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SportsKeeda Exclusive Interview: Don’t write us off, says Indian hockey captain Sardar Singh

Suhrid Barua
806   //    29 Nov 2012, 11:19 IST

He provides the bedrock around which the Indian hockey team revolves. A vital cog in the midfield department, Sardar Singh has gained the respect of all and sundry with his exemplary all-round skills.

The value of Sardar’s presence in the side can be best exemplified by the fact that chief coach Michael Nobbs did not substitute him even once during the entire London Olympics campaign, which also speaks volumes about his high fitness levels.

The wooden spoon finish at the London Olympics was the biggest low in Indian hockey. Three months later, the FIH Champions Trophy will be India’s first major tournament after the London Olympics disaster. And the blue shirts will be feeling the pressure when they launch their FIH Champions Trophy campaign on December 1. “Of course, the boys will be under pressure to deliver as we did not do well at the London Olympics.  I still believe we did not really play bad hockey as the 12th position suggests,” Sardar told Sportskeeda in an exclusive interview.

The 26-year-old playmaker revealed that the team has slogged hard to iron out their weakness and is determined to come out with a decent showing in the Champions Trophy. “We had a two-month break after the Olympics. We have worked really hard in the camp, trying to focus on areas such as man-to-man marking, trapping, ball release and finishing inside the striking circle. You should see a lot of improvement in these areas,” said Sardar, who is a DSP in Haryana Police.

Apart from the pressure to perform, Sardar would also have the added responsibility of leading the senior team. Ask the strapping medio and he is excited at the prospect. “I don’t really think captaincy will put me under any kind of pressure. It’s a challenge I’m looking forward to. My job is to guide my team members. We have around 6-7 youngsters in the side and I would look to guide them in whatever way I can; even the senior players in the team would also have a role to play in guiding these young players,” he paints a realistic picture.

This is not the first time that Sardar is leading the senior team. He became the youngest Indian captain when he wore the captain armband at the 2008 Sultan Azlan Shah Cup Tournament. In fact, he is richer with that captaincy experience. “Obviously that captaincy stint will help. You keep learning all the time, stuff like how to deal with senior players, how to deal with junior players,” he puts things in perspective.

Despite the all-round criticism of the team following its calamitous run at the London Olympics, the team grabbed the positive eyeballs for its improved fitness levels. Sardar credits the high fitness levels to trainer David John, who has stepped down after the Olympics. “David (John) did a superb job. Our fitness levels improved significantly. He would conduct different training sessions for goalkeepers, fullbacks, halfbacks and forwards. It’s sad that he did not want to extend his contract; we are going to miss him for sure,” he quipped.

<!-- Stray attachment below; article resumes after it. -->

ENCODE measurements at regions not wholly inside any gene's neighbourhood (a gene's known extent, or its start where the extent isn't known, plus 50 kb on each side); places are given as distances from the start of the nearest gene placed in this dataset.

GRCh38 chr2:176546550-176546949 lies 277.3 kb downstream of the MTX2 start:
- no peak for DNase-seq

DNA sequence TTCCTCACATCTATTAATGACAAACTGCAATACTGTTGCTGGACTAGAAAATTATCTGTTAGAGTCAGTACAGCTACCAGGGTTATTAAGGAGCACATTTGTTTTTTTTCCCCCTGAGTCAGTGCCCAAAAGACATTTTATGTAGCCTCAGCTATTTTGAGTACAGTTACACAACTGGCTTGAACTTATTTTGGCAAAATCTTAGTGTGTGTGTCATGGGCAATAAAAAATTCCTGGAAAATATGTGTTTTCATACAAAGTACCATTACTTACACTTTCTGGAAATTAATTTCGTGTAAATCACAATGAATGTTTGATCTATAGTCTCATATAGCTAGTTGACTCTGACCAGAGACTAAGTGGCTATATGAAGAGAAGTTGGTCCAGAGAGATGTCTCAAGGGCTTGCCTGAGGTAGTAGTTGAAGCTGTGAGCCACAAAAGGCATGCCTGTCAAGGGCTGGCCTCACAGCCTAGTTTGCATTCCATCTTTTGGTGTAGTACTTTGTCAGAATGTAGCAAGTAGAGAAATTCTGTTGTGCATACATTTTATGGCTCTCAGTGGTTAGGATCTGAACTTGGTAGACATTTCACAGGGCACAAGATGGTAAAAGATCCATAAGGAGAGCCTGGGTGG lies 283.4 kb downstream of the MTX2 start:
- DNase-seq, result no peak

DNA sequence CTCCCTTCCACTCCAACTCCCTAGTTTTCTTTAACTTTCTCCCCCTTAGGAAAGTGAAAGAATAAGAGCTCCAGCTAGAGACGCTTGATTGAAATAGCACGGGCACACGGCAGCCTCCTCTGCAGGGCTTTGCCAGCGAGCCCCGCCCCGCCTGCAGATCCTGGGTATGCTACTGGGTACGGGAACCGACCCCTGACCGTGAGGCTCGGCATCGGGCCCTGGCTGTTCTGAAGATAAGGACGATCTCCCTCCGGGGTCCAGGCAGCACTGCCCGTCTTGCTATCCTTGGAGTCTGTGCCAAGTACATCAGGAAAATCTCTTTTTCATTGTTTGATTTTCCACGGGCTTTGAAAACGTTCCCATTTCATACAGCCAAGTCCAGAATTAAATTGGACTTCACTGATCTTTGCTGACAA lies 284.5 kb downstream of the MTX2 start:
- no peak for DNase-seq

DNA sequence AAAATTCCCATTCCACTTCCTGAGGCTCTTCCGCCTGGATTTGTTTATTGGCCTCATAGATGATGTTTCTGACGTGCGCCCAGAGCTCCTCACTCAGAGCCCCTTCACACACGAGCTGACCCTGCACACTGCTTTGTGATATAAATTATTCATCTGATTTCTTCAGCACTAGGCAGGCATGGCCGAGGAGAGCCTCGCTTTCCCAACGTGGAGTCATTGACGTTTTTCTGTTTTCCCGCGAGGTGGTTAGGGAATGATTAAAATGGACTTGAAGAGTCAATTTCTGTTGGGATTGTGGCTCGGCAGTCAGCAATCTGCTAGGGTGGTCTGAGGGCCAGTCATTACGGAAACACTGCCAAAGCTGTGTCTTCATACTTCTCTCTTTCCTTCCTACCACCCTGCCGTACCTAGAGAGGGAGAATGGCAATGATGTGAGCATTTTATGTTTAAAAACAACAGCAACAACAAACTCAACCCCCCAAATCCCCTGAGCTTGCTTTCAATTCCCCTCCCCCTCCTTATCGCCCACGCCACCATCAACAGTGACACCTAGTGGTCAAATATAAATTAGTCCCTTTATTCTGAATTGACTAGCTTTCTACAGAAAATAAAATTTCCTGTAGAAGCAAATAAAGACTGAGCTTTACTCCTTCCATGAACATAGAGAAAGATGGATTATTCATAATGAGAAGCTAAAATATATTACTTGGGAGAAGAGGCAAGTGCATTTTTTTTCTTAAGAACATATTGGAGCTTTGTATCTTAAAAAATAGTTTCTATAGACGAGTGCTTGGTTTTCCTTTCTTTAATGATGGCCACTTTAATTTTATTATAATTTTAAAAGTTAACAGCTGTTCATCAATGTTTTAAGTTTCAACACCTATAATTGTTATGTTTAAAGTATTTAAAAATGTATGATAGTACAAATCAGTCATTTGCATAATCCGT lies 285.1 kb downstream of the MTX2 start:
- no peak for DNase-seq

Sardar, who earned 160 international caps for India and scored 20 goals, is looking forward to working with the team trainer Jason Conrath. “We need to not only maintain our high fitness levels but also further improve on it. We are excited about working with Jason (Conrath).”

A bottom-place finish at the Olympics might have diluted the ‘expectation’ element to some extent, but Sardar feels that the India team has the wherewithal to spring a few surprises. “Australia won the last Champions Trophy, does it mean that they would win it this around? I reckon any team can win on any given day. The same applies to us, if we play good hockey we can best any team on any given day. We would give our best shot. Don’t write us off,” Sardar sings an upbeat tone.

The team is missing experienced players like London Olympics captain Bharat Chetri, drag-flicker Sandeep Singh, fullback Ignace Tirkey, forwards Tushar Khandker and Shivendra Singh. Sardar exuded hope that they will soon stage a national team comeback. “They are all good players. They bring a lot of experience to the side. If they keep working hard at their game, I’m sure they will stage a comeback to the national side soon.”

The whole of India is talking about exciting 18-year-old Indian Oil drag-flicker Gurjinder Singh. So what is Sardar’s take on him? “Gurjinder is only 18; he is an exciting prospect for the future. He packs a lot of power in his drag-flicks but he has to work on his fitness as it is a key ingredient for any player to achieve success in modern hockey,” he says matter-of-factly.

Sardar likes to do his own personal training sessions apart from the regular team training sessions whenever he is at the national camp or on a national assignment. He unwinds from his hockey sessions by listening to Punjabi songs.” I’m a big fan of Babbu Mann and whenever I get time to unwind, I like to listen to his songs. It works as a stressbuster for me,” he guffaws.

At 26, he is the most eligible bachelor in the Indian hockey team. The coy lad tries his best to skirt any talk on this. “I have no marriage plans for now. May be in two years’ time I would think about it as I’m in love with hockey for now,” he remarked.

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Suhrid Barua
I am a passionate sports journalist/blogger who is madly in love with cricket,football, hockey, boxing, wrestling, badminton, like to follow all sports
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